Americans also represent a major chunk of Rome’s student population. In the 1999-2000 school year, for example, the Gregorian had a total of 3,454 students, of whom 187 were from the United States. That compared with 184 from Brazil, 145 from Mexico, 137 from Spain and 130 from Poland.

Similar patterns exist at other ecclesiastical universities. Opus Dei Fr. Robert Gahl told NCR that at Santa Croce, the Opus Dei university, English is the second-most prominent language after Spanish.

In terms of intellectual heft, by consensus the most important American theologian in Rome in recent years has been Jesuit Fr. Francis Sullivan of the Gregorian University. His book Magisterium: Teaching Authority in the Catholic Church is considered a classic in the debate over relations between theologians and church authorities. Sullivan, however, retired from the Gregorian in June 1992 and is now at Boston College.

Of the current crop, especially prominent scholars include Augustinian Fr. George Lawless, a expert on Augustine and the early church who teaches at the Augustinianum; Jesuit Fr. Robert Taft of the Pontifical Oriental Institute; and Henn of the Gregorian. Taft is known for his studies of Eastern liturgy (NCR, Jan. 11), Henn for work on ecumenism and ecclesiology.

In terms of impact on the Vatican, observers say there is no current American professor with the influence of someone like Fernando Ocáriz, a Spaniard and Opus Dei theologian at Santa Croce who is frequently consulted by the Congregation for the Doctrine of the Faith. Ocáriz was a principal author, for example, of the September 2000 document Dominus Iesus.

Taft, however, has authored many decisions over the years for the Congregation for Eastern Churches. Puglisi and Jesuit Fr. Jared Wicks of the Gregorian, among others, are often tapped by the Pontifical Council for Promoting Christian Unity, and Orsuto is a consultor of the Pontifical Council for Interreligious Dialogue.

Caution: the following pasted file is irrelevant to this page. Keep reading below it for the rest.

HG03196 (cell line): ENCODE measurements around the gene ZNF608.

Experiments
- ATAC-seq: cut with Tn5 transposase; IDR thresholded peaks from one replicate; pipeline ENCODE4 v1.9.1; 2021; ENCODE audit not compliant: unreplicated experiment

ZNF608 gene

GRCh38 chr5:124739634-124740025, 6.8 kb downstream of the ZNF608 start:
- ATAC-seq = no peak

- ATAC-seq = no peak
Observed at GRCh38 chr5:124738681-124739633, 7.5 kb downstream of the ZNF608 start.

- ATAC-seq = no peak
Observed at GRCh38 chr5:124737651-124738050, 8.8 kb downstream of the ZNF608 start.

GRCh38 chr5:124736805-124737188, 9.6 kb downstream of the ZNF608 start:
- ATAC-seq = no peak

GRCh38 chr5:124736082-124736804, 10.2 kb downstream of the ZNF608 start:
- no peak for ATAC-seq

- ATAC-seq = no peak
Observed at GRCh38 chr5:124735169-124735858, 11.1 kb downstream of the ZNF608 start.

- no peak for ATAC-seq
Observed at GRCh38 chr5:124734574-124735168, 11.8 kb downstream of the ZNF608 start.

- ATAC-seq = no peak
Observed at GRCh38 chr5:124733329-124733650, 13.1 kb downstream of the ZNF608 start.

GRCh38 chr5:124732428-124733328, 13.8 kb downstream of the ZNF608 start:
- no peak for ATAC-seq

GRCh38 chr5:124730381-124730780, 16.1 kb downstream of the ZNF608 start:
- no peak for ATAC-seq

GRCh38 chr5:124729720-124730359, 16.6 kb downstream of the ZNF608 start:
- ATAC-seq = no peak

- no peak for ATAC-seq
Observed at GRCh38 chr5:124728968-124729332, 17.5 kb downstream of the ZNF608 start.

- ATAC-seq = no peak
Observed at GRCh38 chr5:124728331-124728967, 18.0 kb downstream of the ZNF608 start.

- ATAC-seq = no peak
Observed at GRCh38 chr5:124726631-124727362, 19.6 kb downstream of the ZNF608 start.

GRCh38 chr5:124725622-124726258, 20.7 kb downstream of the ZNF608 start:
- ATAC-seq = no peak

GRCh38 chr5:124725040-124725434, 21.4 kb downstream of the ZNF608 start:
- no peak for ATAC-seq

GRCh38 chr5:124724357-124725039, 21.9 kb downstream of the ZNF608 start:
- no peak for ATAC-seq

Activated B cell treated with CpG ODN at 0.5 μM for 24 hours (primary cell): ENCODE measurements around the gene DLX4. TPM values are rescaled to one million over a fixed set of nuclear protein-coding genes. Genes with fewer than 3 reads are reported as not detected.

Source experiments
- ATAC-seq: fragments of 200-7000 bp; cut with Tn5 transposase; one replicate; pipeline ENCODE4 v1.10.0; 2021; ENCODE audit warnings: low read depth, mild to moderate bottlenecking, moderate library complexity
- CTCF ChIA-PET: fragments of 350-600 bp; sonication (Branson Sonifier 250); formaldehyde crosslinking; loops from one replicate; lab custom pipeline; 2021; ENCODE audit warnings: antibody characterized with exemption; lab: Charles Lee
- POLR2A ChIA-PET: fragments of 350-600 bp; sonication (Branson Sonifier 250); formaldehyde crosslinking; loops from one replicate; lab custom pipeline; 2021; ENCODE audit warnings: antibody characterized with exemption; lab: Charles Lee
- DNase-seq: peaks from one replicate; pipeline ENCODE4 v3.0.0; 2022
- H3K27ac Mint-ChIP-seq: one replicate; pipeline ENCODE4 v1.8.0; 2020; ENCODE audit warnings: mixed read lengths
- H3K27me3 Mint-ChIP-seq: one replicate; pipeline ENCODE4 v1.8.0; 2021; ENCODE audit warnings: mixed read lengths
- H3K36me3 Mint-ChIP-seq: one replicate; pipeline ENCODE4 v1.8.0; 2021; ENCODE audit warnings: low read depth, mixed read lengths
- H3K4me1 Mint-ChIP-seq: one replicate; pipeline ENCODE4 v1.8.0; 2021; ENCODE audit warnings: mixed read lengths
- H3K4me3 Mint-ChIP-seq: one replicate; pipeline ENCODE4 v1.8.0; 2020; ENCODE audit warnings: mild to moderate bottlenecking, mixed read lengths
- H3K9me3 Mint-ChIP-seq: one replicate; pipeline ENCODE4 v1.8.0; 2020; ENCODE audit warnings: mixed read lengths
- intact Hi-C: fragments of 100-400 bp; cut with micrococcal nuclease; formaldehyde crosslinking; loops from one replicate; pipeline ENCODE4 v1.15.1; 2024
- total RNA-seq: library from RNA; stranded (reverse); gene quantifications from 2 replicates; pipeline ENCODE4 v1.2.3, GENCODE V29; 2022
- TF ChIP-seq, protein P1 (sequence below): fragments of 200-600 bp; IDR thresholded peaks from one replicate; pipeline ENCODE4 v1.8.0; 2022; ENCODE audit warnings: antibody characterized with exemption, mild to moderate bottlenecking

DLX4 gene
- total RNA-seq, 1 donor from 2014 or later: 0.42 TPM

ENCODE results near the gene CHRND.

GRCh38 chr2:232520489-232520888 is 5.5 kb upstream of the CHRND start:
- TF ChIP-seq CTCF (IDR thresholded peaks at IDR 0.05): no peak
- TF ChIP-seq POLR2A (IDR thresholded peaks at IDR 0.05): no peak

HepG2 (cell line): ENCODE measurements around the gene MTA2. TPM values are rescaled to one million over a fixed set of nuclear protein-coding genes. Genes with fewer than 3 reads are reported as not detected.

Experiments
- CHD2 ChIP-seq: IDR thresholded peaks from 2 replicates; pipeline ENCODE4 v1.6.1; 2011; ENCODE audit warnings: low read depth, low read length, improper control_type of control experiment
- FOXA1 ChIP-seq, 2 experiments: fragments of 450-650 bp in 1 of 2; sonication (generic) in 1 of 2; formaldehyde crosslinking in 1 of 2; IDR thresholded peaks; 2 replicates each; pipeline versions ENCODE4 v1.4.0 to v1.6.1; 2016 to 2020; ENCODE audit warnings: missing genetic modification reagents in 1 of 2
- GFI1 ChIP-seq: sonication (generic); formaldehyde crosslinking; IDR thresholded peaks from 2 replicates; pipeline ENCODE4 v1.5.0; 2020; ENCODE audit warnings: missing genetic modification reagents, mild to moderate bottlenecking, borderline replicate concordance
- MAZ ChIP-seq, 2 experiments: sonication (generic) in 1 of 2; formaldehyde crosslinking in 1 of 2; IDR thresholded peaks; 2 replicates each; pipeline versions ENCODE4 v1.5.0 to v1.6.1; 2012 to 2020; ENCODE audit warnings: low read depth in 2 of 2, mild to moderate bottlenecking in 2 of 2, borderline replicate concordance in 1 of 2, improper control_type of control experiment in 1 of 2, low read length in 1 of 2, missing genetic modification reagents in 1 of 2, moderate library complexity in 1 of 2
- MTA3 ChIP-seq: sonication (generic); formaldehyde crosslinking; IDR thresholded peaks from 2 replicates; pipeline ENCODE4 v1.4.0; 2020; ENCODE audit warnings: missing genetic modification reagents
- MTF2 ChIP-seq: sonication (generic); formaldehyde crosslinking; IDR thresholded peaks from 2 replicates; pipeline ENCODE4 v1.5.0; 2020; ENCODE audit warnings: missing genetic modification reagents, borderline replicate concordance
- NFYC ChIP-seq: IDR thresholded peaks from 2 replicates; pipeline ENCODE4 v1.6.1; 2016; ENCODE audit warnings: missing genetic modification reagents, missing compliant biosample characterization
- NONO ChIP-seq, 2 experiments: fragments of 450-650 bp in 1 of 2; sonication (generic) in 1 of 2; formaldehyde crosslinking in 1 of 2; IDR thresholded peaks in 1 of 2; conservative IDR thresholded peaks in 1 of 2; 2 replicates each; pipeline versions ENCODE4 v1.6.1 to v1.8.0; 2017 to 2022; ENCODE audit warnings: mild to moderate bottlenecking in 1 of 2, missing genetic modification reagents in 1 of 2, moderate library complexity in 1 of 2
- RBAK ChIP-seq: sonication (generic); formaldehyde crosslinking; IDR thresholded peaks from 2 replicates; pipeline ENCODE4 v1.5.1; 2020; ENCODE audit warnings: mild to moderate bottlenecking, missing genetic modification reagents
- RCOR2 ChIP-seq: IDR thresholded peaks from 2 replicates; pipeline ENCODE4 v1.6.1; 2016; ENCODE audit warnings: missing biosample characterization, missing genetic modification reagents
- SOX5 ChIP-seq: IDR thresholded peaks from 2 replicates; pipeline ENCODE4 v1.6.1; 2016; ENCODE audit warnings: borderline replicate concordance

Americans are also increasingly making their mark in the upper echelons of academic administration, which some predict will lead to a long-overdue modernization of Roman academic life.

“There are now several Americans in positions of authority here, and though I don’t want to oversell the impact, it makes a difference,” said Legionary of Christ Fr. Tom Williams, from Pontiac, Mich. Williams is dean of the 40-member theology faculty at the Legionaries’ Regina Apostolorum University.

In addition to Williams, Americans in key administrative posts include Jesuit Fr. Michael Hilbert, vice-rector for academics at the Gregorian; Dominican Fr. Joseph Fox, vice-rector for development at the Angelicum; Augustinian Fr. Robert Dodardo, vice-president at the Augustinianum; Jesuit Fr. Kevin Flannery, head of the philosophy department at the Gregorian; and Benedictine Fr. Vincent Tobin, secretary general of Sant’Anselmo. In addition, the Pontifical Biblical Institute is led by a virtual American mafia, with Jesuit Frs. Robert O’Toole as rector, Stephen Pisano as dean, and Henry Berthel as librarian.

‘Still on Blackboards 1600’

One sign of things to come is Hilbert’s effort to introduce a system of student evaluation at the Gregorian, something that’s not been done in a formal way since the university was founded 450 years ago.

Hilbert is also pushing to upgrade the university’s technology.

“People ask me if we use Windows 2000, and I tell them we’re still on Blackboards 1600,” Hilbert jokes.